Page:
153 (49.0 %)

159 (48.6 %)

0.49

 Female

9 (60.0 %)

159 (51.0 %)

168 (51.4 %)

Forty five of 1305 erupted second primary molars (3.4 %) were affected with DMH. Of these, 22 (48.9 %) were present in the mandible and 23 (51.1 %) were present in the maxilla. Also, 21 of the 45 affected teeth (46.7 %) were present on the right quadrant while 24 teeth (53.3 %) were present in the left quadrant.

Prevalence and Pattern of MIH

Twenty three (9.7 %) of the 236 children aged 8–10 years had MIH. Table 2 rovides a summary of the socio-demographic profile of children diagnosed with and without MIH. Seven (30.4 %) of the 23 children with MIH were from low socioeconomic class, 10 (43.5 %) were from the middle socioeconomic class while six (26.1 %) were from high socioeconomic class. There was no statistically significant difference in the socio-economic class (p = 0.41) of children with MIH. Also, 14 of the 23 children (60.9 %) were females There was no statistically significant difference (p = 0.31) in the sex distribution of children with MIH.
Table 2

Prevalence and pattern of distribution of MIH by socio-demographic profile

Variables

Presence of MIH n =23

Absence of MIH n =213

Total N = 236

P value

Socioeconomic status

 High socioeconomic class

6 (26.1 %)

48 (22.5 %)

54 (22.9 %)

0.41

 Middle socioeconomic class

10 (43.5 %)

70 (32.9 %)

80 (33.9 %)

 Low socioeconomic class

7 (30.4 %)

95 (44.6 %)

102 (43.2 %)

Sex

 Male

9 (39.1 %)

107 (50.2 %)

116 (49.2 %)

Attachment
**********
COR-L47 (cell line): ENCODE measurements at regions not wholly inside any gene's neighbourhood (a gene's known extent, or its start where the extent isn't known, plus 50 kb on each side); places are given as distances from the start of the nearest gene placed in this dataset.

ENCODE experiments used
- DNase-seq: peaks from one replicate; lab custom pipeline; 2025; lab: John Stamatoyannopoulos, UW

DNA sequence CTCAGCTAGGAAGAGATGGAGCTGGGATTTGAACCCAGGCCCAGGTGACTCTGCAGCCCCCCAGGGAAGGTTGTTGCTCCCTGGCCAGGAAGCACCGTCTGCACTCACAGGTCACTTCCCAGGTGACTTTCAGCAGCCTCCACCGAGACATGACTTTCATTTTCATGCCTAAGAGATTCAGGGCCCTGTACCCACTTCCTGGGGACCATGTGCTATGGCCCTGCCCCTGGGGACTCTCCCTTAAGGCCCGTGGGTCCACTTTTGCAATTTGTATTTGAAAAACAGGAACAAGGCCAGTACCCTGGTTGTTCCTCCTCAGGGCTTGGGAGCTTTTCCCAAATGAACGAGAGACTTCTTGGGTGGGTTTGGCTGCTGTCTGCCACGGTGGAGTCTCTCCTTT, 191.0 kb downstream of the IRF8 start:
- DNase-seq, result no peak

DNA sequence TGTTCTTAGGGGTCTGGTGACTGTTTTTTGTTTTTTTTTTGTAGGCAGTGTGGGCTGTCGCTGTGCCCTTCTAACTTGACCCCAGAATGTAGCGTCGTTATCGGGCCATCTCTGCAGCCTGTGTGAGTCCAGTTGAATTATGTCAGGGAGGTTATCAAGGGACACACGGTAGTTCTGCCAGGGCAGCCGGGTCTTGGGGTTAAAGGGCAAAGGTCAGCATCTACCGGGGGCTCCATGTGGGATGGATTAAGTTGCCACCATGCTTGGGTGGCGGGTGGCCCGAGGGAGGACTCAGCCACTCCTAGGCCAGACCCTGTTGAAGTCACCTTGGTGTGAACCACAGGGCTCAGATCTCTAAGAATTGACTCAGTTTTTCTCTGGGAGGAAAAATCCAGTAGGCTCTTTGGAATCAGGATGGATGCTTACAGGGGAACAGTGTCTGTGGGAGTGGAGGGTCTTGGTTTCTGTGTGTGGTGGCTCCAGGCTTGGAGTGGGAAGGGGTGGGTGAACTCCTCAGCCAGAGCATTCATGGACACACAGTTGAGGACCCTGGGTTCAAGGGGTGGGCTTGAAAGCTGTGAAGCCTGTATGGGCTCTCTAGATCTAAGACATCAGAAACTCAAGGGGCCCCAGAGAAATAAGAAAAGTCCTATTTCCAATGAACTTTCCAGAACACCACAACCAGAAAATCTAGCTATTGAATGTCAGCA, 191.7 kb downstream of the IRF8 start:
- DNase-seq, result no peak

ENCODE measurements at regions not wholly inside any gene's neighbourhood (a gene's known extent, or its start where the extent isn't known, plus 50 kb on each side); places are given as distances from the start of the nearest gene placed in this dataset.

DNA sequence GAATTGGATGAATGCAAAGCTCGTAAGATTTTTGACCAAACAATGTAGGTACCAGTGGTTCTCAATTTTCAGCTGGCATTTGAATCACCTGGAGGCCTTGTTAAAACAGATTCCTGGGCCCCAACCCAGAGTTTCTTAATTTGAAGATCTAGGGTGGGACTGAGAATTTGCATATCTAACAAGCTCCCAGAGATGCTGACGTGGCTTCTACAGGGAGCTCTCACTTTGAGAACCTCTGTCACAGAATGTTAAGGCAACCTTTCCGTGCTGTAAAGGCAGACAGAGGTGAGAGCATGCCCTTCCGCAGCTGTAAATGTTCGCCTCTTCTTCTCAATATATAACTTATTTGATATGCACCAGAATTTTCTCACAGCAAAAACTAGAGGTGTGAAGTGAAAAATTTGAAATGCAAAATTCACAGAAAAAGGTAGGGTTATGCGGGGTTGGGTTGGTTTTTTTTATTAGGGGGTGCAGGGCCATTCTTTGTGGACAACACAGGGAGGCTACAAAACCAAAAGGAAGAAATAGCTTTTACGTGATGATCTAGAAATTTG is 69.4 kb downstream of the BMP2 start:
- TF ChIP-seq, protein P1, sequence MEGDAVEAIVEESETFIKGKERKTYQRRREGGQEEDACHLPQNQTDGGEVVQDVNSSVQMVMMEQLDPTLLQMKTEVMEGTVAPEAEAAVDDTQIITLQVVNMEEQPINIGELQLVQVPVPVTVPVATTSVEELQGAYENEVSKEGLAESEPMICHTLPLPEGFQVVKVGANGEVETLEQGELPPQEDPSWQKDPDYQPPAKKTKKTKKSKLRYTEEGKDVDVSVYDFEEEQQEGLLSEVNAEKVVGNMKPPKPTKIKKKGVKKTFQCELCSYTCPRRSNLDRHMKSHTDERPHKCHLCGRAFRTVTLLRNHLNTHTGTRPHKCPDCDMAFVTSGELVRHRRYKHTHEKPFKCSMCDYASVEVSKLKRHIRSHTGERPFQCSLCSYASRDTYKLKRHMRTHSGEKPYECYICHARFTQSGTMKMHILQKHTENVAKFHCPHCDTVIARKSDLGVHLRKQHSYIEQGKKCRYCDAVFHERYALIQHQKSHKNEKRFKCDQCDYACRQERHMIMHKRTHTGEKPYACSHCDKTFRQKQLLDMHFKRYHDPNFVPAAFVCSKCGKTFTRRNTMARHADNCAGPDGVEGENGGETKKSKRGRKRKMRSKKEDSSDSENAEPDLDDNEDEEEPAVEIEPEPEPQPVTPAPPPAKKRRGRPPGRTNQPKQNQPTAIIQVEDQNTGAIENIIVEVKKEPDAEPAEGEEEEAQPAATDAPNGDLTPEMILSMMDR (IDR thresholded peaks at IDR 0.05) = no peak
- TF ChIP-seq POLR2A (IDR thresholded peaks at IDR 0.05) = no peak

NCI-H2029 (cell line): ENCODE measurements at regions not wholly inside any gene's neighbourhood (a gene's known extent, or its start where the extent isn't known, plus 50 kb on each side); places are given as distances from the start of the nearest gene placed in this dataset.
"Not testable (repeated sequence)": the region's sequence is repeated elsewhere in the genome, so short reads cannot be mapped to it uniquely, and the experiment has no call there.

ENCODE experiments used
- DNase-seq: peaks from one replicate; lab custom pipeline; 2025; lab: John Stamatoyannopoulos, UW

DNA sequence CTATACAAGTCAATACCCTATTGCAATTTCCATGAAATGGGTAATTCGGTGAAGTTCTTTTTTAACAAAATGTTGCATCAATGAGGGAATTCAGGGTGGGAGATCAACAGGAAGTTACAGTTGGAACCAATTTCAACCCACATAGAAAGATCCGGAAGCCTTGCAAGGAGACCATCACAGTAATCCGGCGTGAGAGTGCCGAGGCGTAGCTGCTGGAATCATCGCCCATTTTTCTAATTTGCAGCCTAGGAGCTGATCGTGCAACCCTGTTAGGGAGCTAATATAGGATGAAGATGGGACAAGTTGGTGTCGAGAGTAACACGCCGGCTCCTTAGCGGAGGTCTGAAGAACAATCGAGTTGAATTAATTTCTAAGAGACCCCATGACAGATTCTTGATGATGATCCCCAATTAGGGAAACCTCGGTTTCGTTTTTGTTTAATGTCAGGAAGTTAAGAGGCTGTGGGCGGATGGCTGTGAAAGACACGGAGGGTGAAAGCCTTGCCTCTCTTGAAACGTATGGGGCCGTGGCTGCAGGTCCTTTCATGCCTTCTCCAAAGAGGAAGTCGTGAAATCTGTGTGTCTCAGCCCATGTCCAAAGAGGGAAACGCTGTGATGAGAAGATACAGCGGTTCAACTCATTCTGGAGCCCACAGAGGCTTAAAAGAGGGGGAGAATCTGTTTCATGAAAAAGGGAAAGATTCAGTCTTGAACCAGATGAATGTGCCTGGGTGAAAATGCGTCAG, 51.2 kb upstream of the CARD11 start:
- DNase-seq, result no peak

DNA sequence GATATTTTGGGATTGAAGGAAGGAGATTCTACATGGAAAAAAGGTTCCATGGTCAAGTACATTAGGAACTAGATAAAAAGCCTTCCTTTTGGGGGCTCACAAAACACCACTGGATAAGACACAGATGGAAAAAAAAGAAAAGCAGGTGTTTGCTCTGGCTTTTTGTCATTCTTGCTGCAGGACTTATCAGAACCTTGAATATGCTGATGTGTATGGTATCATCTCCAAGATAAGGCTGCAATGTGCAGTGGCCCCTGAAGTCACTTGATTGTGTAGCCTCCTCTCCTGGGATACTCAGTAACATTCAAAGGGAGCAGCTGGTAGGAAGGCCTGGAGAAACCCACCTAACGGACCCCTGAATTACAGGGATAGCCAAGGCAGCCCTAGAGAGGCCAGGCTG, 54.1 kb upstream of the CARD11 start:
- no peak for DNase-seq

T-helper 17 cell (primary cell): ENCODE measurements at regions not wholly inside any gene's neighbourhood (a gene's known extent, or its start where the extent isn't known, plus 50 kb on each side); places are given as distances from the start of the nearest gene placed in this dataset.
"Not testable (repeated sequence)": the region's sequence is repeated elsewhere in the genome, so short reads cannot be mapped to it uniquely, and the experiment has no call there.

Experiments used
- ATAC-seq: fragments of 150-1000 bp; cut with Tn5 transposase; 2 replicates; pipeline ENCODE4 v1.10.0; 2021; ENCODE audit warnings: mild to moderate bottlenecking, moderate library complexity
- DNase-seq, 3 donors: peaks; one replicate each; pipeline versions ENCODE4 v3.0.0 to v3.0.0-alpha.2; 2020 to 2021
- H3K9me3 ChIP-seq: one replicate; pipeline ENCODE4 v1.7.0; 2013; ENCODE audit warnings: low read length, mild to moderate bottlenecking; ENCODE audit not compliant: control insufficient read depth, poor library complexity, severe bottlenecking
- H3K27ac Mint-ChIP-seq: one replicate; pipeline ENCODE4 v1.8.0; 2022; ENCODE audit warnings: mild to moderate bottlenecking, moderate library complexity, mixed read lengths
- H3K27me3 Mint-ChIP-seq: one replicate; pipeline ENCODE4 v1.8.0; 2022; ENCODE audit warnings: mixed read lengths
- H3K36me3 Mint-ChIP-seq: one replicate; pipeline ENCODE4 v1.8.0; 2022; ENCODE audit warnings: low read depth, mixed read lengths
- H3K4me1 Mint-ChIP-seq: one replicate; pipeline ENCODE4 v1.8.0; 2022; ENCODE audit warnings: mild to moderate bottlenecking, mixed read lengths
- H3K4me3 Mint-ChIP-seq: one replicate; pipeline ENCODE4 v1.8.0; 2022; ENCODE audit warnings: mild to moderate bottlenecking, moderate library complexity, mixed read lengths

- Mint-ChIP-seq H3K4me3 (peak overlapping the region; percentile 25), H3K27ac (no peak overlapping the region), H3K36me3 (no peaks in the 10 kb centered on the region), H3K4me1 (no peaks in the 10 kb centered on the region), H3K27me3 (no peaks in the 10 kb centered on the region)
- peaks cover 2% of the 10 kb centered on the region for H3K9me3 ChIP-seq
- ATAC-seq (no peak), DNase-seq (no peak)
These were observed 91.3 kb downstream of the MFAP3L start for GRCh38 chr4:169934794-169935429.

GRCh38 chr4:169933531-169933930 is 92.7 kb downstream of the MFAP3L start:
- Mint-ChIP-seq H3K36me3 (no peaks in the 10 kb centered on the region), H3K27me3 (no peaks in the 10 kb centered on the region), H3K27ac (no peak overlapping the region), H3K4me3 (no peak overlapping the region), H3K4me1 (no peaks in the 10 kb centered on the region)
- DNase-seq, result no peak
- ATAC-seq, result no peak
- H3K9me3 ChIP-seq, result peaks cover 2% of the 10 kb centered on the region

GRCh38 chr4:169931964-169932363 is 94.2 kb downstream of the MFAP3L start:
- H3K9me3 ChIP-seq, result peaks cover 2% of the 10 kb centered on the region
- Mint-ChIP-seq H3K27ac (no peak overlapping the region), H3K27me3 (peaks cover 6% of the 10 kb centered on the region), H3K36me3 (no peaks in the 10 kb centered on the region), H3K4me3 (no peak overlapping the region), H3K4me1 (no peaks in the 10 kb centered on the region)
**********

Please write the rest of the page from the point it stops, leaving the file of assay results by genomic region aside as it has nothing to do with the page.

0.31

 Female

14 (60.9 %)

106 (49.8 %)

120 (50.8 %)

Also, 53 of the 937 erupted first permanent molars (5.7 %) and 22 of the 923 fully erupted first permanent incisors (2.4 %) teeth were affected with MIH. Of the 75 affected teeth 30 (40 %) teeth were in the mandible and 45 (60 %) teeth were present in the maxilla. Also, 35 of the 75 affected teeth (46.7 %) were on the right quadrant while 40 affected teeth (53.3 %) were on the left quadrant.

Table 3 shows the mean number of affected permanent incisors, according to the number of affected permanent first molars. Nine of the 23 children (39.1 %) had first molars affected by MIH with no concurrent involvement of the incisor. The highest mean number of incisor involvement was found in children who had all the four permanent first molars involved (2.2 ± 1.1). The mean number of teeth affected by MIH per child was 3.5 (±1.8). Most of the children (65.2 %) had more than two teeth affected.
Table 3

Mean number and standard deviation of affected permanent incisors according to the number of affected permanent first molars

Number of permanent first molar

Mean number of affected incisor

1

2.0 (±0.0)

2

2.0 (±1.2)

3

1.3 (±0.6)

4

2.2 (±1.1)

Eight (3.4 %) of the 236 children examined for MIH had MIH/DMH co-morbidity. Thus, 34.8 % of the children with MIH had MIH/DMH co-morbidity.

Discussion

This study makes a unique contribution to the growing literature on the epidemiology of MIH and DMH. A number of recent studies on MIH have focused on its possible determinants [29, 30] so as to help facilitate early diagnosis and prompt management of MIH. Because the second primary molars erupt 4 years earlier than the first permanent molars, DMH might be a clinically useful predictor for MIH and hence the need for more research into the relationship between DMH and MIH. Currently, there is paucity of information on the subject.

The finding of this study showed that a significant proportion of children in the study environment had DMH, MIH and MIH/DMH co-morbidity. These lesions did not have sex and socio-economic status predilection. The mandible and maxilla were affected equally. Antimere was not observed. Most of the children with MIH, had more than two teeth affected, with no trend observed between the number of molars affected by MIH, and the number of incisors affected.